Michigan Live listed a multitude of public figures and celebrities who have donated thousands of dollars to charities, set up or are working with foundations and/or have sent thousands bottles of water to Flint residents — Cher, Big Sean, Beyonce, the band Pearl Jam, Nicki Minaj, Meek Mill, Detroit Lions player Ezekiel Ansah with fellow teammates, Puff Daddy, Wiz Khalifa, Jimmy Fallon, Madonna, Judd Apatow, Rosie O’Donnell, Seth Meyers, R&B singer KEM and Detroit Pistons owner Tom Gores are just some of the well-known names who have helped out with the ongoing water crisis.

  If you’re eager to donate to Flint residents who don’t have access to clean water, you don’t have to be as wealthy as the celebrities listed above; you can go to unitedwaygenesee.org/flintwaterfund, catholiccharitiesflint.org/flint-water-crisis for addresses to mail donations to and redcross.org/local/mi.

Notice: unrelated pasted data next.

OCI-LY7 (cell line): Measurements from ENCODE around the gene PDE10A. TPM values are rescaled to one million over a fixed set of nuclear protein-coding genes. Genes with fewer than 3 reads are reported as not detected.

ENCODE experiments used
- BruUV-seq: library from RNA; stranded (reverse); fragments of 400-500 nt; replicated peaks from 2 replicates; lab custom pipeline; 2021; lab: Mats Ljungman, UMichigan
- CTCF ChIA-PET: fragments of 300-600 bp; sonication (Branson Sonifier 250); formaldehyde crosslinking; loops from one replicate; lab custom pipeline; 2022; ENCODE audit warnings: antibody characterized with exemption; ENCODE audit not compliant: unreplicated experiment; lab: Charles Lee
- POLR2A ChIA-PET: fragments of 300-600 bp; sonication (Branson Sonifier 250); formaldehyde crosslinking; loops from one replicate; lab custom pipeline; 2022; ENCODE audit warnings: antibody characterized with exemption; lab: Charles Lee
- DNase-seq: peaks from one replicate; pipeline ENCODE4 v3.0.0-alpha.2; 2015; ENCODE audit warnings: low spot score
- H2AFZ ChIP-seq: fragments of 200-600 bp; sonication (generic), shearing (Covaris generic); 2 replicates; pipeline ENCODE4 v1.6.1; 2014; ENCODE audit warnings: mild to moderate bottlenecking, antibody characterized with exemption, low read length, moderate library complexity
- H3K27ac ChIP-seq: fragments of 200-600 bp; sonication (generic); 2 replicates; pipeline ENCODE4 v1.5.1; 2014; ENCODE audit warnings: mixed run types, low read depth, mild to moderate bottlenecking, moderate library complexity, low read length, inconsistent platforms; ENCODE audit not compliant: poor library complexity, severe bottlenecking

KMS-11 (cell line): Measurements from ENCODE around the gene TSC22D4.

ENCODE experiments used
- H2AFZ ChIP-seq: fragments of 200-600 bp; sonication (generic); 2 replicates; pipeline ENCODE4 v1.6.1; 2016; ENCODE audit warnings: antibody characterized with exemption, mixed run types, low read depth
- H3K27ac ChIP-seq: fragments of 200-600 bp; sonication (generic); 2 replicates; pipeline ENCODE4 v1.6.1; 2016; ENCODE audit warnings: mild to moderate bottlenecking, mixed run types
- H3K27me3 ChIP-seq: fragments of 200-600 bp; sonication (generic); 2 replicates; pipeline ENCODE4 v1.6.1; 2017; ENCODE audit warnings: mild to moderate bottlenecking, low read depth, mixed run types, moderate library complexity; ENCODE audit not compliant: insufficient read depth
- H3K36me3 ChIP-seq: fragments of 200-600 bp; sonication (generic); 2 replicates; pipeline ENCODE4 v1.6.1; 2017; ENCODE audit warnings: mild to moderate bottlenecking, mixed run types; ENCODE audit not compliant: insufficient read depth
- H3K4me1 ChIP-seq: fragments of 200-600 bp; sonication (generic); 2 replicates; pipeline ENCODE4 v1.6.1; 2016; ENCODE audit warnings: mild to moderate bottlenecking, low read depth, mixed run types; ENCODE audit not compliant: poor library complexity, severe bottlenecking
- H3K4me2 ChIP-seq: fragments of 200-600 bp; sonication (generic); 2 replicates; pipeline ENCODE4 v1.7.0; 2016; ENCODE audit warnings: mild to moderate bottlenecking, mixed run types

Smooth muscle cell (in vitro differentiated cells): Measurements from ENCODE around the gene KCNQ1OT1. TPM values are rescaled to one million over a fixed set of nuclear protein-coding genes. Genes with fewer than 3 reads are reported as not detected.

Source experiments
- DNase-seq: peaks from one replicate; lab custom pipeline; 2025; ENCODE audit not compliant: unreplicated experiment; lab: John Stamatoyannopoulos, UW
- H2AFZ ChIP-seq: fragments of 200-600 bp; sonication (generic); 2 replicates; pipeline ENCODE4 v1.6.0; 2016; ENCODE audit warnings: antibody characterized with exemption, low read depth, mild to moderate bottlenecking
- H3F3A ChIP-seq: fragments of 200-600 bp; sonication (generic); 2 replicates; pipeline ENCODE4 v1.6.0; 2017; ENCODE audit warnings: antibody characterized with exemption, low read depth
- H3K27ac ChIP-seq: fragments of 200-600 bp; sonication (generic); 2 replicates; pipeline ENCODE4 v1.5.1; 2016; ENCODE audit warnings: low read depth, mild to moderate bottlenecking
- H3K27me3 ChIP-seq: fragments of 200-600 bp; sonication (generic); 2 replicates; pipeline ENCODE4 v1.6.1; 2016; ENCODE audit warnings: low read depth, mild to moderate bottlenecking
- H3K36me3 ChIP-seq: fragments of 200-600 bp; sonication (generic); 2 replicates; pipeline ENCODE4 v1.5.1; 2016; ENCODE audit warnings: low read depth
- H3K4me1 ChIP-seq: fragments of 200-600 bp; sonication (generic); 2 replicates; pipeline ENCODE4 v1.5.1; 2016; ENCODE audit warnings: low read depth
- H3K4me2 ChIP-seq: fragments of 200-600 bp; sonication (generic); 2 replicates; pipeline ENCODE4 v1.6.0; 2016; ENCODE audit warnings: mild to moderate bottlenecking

With the water crisis in Flint being perpetuated on and off again for over 180 years and Michigan government representatives ignoring complaints about the water source up until a state of emergency was officially declared on Jan. 5, one thing seems to be very clear: people are suffering as a result of a toxic water source and it needs to stop.